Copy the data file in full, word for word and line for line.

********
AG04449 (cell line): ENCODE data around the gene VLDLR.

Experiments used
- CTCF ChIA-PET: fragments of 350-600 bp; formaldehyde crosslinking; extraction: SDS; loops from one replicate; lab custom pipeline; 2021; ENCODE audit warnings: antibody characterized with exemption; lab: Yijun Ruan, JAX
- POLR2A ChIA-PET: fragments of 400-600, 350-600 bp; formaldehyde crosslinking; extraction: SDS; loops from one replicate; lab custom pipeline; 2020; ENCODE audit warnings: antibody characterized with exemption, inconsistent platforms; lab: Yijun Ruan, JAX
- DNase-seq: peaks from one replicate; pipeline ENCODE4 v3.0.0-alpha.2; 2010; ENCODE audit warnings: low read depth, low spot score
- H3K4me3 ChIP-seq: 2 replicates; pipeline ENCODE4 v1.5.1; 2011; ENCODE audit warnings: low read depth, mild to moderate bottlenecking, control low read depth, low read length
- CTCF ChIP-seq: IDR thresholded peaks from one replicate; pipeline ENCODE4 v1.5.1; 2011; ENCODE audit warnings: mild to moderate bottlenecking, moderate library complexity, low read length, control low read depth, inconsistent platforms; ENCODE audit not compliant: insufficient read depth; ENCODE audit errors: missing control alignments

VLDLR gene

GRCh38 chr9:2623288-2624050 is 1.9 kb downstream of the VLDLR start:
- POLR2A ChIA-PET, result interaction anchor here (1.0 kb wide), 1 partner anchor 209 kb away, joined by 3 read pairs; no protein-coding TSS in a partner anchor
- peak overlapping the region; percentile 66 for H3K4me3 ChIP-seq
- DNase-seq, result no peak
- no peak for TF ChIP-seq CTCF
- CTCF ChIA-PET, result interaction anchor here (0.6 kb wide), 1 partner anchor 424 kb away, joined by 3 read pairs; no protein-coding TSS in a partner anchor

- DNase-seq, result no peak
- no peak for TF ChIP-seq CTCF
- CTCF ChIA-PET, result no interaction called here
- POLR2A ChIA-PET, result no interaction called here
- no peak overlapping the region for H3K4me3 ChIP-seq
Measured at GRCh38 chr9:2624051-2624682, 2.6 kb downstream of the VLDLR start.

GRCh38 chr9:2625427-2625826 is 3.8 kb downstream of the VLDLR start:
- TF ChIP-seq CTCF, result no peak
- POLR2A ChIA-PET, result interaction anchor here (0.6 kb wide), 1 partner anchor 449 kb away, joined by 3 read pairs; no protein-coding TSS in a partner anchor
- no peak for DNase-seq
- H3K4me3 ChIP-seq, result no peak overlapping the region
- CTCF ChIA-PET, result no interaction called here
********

AG04449 (cell line): ENCODE data around the gene VLDLR.

Experiments used
- CTCF ChIA-PET: fragments of 350-600 bp; formaldehyde crosslinking; extraction: SDS; loops from one replicate; lab custom pipeline; 2021; ENCODE audit warnings: antibody characterized with exemption; lab: Yijun Ruan, JAX
- POLR2A ChIA-PET: fragments of 400-600, 350-600 bp; formaldehyde crosslinking; extraction: SDS; loops from one replicate; lab custom pipeline; 2020; ENCODE audit warnings: antibody characterized with exemption, inconsistent platforms; lab: Yijun Ruan, JAX
- DNase-seq: peaks from one replicate; pipeline ENCODE4 v3.0.0-alpha.2; 2010; ENCODE audit warnings: low read depth, low spot score
- H3K4me3 ChIP-seq: 2 replicates; pipeline ENCODE4 v1.5.1; 2011; ENCODE audit warnings: low read depth, mild to moderate bottlenecking, control low read depth, low read length
- CTCF ChIP-seq: IDR thresholded peaks from one replicate; pipeline ENCODE4 v1.5.1; 2011; ENCODE audit warnings: mild to moderate bottlenecking, moderate library complexity, low read length, control low read depth, inconsistent platforms; ENCODE audit not compliant: insufficient read depth; ENCODE audit errors: missing control alignments

VLDLR gene

GRCh38 chr9:2623288-2624050 is 1.9 kb downstream of the VLDLR start:
- POLR2A ChIA-PET, result interaction anchor here (1.0 kb wide), 1 partner anchor 209 kb away, joined by 3 read pairs; no protein-coding TSS in a partner anchor
- peak overlapping the region; percentile 66 for H3K4me3 ChIP-seq
- DNase-seq, result no peak
- no peak for TF ChIP-seq CTCF
- CTCF ChIA-PET, result interaction anchor here (0.6 kb wide), 1 partner anchor 424 kb away, joined by 3 read pairs; no protein-coding TSS in a partner anchor

- DNase-seq, result no peak
- no peak for TF ChIP-seq CTCF
- CTCF ChIA-PET, result no interaction called here
- POLR2A ChIA-PET, result no interaction called here
- no peak overlapping the region for H3K4me3 ChIP-seq
Measured at GRCh38 chr9:2624051-2624682, 2.6 kb downstream of the VLDLR start.

GRCh38 chr9:2625427-2625826 is 3.8 kb downstream of the VLDLR start:
- TF ChIP-seq CTCF, result no peak
- POLR2A ChIA-PET, result interaction anchor here (0.6 kb wide), 1 partner anchor 449 kb away, joined by 3 read pairs; no protein-coding TSS in a partner anchor
- no peak for DNase-seq
- H3K4me3 ChIP-seq, result no peak overlapping the region
- CTCF ChIA-PET, result no interaction called here